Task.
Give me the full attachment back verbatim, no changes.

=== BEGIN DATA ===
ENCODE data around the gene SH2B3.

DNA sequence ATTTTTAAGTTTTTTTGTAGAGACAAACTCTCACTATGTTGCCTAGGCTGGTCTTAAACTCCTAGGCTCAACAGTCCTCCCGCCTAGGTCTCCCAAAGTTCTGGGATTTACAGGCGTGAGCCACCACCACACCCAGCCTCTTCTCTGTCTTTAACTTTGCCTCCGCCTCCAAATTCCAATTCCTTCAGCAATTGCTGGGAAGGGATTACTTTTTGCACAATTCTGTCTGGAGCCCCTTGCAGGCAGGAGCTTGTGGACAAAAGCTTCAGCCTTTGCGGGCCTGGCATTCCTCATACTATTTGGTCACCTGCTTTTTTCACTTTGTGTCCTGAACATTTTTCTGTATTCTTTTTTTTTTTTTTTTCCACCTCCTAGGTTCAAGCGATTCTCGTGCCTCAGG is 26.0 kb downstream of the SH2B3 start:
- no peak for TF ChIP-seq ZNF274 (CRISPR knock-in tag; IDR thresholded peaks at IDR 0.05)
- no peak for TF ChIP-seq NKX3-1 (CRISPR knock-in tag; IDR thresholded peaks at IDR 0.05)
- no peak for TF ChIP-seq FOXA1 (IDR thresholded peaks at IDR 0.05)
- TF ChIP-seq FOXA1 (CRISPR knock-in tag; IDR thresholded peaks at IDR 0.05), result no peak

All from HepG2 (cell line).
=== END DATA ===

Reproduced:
ENCODE data around the gene SH2B3.

DNA sequence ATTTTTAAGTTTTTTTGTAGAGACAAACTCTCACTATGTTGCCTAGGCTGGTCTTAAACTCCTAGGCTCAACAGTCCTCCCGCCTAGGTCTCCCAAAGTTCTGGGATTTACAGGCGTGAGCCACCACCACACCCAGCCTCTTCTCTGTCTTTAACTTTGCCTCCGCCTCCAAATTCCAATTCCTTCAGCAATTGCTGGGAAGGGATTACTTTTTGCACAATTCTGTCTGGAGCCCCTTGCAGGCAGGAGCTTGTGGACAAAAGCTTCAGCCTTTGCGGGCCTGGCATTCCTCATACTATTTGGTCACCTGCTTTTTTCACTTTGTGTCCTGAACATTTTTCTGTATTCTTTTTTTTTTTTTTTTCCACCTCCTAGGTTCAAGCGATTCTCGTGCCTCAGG is 26.0 kb downstream of the SH2B3 start:
- no peak for TF ChIP-seq ZNF274 (CRISPR knock-in tag; IDR thresholded peaks at IDR 0.05)
- no peak for TF ChIP-seq NKX3-1 (CRISPR knock-in tag; IDR thresholded peaks at IDR 0.05)
- no peak for TF ChIP-seq FOXA1 (IDR thresholded peaks at IDR 0.05)
- TF ChIP-seq FOXA1 (CRISPR knock-in tag; IDR thresholded peaks at IDR 0.05), result no peak

All from HepG2 (cell line).